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Pinterest And Copyright


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#1 Mikl

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Posted 02 May 2013 - 10:12 AM

I've started to notice several of my photos turning up on Pinterest without my permission. These are photos which I took myself, and which I have published on my own sites (with appropriate copyright notices).

 

I've read in this forum, and elsewhere, that getting postings on Pinterest is highly desirable for SEO purposes, and is something that webmasters should encourage.

 

So should I be grateful that someone has taken the trouble to post these photos, or should I try to get them removed?

 

On the one hand, posting these pictures is an infringement of my copyright. As soon as one person posts it, others "re-pin" it (that is, they copy it) - again without my permission. Furthermore, there's seems to be a general idea that photos on Pinterest are in the public domain, which in turn encourages even more people to copy them.

 

On the other hand, the photos on Pinterest have a link back to the original page on my site. Is that of any value? The links are nofollow, and - looking at my stats for the last few months - I have never received a single visit as a result of them (which isn't surprising; after all, if you were looking for a particular photo and found it on Pinterest, what incentive would you have for visiting the page that the photo was lifted from?)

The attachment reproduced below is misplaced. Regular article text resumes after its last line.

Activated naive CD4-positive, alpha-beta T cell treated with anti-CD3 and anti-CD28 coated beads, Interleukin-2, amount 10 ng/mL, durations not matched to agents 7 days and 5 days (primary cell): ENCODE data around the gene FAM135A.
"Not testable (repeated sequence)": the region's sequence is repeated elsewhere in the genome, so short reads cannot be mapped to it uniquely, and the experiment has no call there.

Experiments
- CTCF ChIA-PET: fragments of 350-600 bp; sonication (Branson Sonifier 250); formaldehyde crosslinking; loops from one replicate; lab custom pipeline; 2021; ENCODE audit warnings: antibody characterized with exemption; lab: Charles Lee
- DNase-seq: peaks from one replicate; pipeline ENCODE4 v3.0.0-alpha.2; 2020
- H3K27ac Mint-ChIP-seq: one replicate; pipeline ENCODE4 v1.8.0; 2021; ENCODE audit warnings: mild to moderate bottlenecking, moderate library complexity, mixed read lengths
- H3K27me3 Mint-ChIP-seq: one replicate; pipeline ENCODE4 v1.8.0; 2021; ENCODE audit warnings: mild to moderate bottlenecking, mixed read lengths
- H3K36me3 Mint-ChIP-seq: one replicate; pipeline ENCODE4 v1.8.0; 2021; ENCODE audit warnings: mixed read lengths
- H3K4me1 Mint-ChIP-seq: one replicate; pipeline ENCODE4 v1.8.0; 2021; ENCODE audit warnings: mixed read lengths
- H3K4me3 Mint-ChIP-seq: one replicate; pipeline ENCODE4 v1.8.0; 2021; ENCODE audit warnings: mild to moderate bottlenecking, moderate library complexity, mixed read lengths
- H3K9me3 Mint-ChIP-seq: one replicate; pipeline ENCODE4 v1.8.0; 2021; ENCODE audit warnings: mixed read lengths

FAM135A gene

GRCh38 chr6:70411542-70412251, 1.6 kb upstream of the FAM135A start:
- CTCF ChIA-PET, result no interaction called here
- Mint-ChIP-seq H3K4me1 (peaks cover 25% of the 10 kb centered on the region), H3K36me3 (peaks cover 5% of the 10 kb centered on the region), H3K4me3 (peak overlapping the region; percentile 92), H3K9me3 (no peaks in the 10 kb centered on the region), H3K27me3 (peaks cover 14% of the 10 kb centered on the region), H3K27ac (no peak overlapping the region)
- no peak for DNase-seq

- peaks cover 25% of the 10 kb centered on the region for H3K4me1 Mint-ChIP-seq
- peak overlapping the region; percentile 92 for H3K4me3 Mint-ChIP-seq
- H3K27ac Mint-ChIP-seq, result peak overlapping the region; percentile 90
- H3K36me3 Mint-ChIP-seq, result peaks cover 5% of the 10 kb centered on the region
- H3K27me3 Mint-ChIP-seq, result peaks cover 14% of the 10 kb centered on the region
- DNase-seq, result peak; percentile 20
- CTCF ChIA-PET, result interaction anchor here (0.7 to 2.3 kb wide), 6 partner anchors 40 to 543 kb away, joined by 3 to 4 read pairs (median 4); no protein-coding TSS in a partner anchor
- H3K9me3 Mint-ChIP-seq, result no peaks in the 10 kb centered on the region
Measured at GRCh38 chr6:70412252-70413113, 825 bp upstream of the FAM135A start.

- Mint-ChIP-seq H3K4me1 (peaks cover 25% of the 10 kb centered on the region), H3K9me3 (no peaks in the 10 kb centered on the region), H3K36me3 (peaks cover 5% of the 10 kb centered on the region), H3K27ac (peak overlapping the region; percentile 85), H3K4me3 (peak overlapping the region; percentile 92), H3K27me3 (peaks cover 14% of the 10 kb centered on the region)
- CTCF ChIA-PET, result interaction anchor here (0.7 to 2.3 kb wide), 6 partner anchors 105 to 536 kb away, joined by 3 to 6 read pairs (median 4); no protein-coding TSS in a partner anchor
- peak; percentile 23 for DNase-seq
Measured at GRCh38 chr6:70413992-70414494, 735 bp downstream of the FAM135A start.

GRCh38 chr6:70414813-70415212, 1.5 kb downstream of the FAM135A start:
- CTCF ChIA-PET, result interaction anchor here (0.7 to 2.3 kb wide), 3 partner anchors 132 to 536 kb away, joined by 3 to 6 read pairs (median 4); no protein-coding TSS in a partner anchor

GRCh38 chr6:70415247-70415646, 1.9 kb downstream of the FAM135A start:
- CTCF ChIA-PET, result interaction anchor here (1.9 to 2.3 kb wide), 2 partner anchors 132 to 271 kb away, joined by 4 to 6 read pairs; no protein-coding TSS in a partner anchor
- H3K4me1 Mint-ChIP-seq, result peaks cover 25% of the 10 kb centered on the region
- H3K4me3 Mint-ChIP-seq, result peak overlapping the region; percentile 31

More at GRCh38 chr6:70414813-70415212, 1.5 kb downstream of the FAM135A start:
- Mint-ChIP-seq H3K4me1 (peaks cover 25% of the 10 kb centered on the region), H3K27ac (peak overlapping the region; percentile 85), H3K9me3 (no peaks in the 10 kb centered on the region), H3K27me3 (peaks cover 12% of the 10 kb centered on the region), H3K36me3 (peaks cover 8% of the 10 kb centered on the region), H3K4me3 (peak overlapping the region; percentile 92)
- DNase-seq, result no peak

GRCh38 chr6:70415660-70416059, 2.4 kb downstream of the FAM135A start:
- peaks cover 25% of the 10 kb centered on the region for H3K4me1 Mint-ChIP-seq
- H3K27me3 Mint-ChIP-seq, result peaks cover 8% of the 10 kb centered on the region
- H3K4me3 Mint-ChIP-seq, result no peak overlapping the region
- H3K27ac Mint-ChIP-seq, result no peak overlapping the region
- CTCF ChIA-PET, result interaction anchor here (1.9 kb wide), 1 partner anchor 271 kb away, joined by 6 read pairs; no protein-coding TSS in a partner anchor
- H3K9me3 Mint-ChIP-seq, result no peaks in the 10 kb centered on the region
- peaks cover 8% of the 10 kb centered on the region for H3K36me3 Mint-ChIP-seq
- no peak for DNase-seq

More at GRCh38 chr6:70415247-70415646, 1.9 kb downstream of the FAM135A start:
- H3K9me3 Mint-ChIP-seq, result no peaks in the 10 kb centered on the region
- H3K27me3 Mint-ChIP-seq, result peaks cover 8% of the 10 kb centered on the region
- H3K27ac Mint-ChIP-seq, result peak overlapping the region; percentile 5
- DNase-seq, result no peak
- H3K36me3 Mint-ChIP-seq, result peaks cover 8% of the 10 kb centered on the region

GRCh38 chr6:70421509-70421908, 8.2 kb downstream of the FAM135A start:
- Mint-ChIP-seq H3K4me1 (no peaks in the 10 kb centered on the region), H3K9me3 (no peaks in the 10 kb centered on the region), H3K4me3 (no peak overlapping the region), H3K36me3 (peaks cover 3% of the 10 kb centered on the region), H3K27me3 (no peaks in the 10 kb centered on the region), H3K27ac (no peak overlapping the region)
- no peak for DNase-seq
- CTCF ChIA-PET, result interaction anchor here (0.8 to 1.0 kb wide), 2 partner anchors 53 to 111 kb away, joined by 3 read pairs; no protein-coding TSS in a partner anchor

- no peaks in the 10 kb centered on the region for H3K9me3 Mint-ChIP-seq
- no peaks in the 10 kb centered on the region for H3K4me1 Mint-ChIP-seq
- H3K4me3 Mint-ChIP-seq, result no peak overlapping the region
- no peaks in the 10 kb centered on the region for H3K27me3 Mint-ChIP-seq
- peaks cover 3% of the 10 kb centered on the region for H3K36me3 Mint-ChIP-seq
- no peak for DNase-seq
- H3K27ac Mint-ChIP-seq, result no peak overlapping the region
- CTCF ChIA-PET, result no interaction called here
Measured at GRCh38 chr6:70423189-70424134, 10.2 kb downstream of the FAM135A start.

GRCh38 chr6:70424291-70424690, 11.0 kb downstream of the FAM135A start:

Then again, I'm obviously not  the only photographer in the world who is in this situation, and we don't hear of huge numbers of images being removed from Pinterest in response to take-down notices. So I must be missing something.

 

Any comments or advice would be appreciated.

 

Mike



#2 Jill

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Posted 02 May 2013 - 10:20 AM

So should I be grateful that someone has taken the trouble to post these photos, or should I try to get them removed?

 

 

 

 

Be grateful.

 


On the other hand, the photos on Pinterest have a link back to the original page on my site. Is that of any value?

 

 

 

 

 

It can be a signal to Google that there's valuable content on your site.

 

IMO it's a good thing. They're promoting you without you having to lift a finger.



#3 chrishirst

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Posted 02 May 2013 - 10:20 AM

On the other hand, the photos on Pinterest have a link back to the original page on my site. Is that of any value? The links are nofollow, and - looking at my stats for the last few months - I have never received a single visit as a result of them

I would say that you asked and answered your own question in one paragraph there.

 

and we don't hear of huge numbers of images being removed from Pinterest in response to take-down notices. So I must be missing something